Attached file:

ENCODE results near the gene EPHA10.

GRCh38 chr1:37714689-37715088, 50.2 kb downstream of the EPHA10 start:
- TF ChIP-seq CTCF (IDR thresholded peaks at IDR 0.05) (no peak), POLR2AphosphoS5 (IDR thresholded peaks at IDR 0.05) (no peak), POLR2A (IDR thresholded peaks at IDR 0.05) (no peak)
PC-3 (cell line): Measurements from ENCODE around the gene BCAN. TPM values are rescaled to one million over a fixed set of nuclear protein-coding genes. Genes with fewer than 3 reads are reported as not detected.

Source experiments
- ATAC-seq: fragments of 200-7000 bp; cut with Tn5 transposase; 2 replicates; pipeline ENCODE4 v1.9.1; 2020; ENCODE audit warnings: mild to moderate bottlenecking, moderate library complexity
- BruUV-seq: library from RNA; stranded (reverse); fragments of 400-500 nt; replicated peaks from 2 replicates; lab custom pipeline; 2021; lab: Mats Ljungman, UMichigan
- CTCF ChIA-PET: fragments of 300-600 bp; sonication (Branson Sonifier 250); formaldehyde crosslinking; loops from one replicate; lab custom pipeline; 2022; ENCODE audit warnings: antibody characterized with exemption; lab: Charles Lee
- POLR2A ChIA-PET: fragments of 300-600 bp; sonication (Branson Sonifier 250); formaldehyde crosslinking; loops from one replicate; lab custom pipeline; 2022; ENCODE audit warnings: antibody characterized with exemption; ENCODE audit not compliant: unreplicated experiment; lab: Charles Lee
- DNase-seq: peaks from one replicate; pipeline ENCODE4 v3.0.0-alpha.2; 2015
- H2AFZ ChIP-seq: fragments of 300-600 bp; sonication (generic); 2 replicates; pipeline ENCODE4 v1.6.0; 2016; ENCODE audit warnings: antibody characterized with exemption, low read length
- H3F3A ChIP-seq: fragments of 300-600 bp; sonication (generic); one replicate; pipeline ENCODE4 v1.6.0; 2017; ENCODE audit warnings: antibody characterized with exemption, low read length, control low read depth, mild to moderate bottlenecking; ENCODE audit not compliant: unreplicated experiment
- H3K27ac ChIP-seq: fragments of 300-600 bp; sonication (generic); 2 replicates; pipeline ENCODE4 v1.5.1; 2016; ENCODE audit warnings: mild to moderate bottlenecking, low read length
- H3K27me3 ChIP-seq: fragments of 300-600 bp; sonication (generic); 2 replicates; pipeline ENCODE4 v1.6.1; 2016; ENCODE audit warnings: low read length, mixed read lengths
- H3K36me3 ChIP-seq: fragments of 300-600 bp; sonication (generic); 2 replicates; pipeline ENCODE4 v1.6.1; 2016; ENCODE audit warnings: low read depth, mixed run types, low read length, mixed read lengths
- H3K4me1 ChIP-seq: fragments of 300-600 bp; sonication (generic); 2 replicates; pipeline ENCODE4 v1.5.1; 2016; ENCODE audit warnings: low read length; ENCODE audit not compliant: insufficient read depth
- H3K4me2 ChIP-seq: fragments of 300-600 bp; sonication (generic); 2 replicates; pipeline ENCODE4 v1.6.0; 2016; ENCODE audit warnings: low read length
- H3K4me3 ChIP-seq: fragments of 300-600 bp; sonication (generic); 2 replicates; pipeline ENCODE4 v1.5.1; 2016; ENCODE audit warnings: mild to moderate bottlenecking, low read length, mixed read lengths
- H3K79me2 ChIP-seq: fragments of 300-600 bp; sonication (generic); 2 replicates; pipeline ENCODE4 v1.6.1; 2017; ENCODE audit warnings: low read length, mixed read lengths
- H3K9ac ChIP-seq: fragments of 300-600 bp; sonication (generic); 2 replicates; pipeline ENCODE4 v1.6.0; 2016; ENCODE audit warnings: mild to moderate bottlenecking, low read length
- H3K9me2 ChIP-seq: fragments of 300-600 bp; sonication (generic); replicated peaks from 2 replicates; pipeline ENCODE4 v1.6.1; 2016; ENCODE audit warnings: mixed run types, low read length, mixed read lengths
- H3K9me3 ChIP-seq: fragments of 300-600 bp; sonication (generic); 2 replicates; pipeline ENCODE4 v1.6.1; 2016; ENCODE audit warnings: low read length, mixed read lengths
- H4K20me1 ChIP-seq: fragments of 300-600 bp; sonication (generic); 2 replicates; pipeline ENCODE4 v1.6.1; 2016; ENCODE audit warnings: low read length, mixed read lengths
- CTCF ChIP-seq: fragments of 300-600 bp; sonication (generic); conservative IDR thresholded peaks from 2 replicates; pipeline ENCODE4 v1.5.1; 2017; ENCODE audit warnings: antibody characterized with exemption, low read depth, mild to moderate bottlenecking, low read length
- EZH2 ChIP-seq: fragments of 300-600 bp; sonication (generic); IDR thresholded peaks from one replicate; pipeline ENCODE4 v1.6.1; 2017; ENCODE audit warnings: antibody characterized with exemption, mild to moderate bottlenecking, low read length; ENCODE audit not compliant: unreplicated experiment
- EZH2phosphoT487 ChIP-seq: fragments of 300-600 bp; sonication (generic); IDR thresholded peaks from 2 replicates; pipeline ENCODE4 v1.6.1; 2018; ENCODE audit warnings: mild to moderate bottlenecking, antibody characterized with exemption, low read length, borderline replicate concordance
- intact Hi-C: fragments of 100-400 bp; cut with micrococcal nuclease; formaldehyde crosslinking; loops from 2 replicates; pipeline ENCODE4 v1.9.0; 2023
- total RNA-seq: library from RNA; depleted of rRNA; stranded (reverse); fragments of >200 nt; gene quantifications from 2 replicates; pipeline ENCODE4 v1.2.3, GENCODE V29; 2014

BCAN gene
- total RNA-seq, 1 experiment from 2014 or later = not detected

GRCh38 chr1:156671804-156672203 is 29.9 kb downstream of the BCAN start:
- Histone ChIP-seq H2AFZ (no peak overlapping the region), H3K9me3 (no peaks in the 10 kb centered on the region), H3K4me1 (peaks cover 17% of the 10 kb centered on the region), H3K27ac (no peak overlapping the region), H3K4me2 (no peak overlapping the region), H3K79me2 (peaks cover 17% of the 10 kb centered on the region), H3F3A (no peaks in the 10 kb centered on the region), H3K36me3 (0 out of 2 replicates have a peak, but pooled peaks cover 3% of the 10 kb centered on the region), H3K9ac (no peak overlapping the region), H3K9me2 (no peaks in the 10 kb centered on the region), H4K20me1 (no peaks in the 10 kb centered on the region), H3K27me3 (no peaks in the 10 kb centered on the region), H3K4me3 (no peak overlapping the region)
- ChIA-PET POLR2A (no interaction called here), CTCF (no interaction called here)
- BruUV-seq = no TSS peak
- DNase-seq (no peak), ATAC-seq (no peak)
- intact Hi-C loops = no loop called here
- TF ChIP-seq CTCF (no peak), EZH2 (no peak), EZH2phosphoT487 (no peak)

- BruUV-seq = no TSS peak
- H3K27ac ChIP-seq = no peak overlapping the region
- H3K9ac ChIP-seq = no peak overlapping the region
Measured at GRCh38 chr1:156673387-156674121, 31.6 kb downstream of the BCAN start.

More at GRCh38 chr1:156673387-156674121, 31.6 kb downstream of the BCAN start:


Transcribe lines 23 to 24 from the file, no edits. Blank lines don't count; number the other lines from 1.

- H4K20me1 ChIP-seq: fragments of 300-600 bp; sonication (generic); 2 replicates; pipeline ENCODE4 v1.6.1; 2016; ENCODE audit warnings: low read length, mixed read lengths
- CTCF ChIP-seq: fragments of 300-600 bp; sonication (generic); conservative IDR thresholded peaks from 2 replicates; pipeline ENCODE4 v1.5.1; 2017; ENCODE audit warnings: antibody characterized with exemption, low read depth, mild to moderate bottlenecking, low read length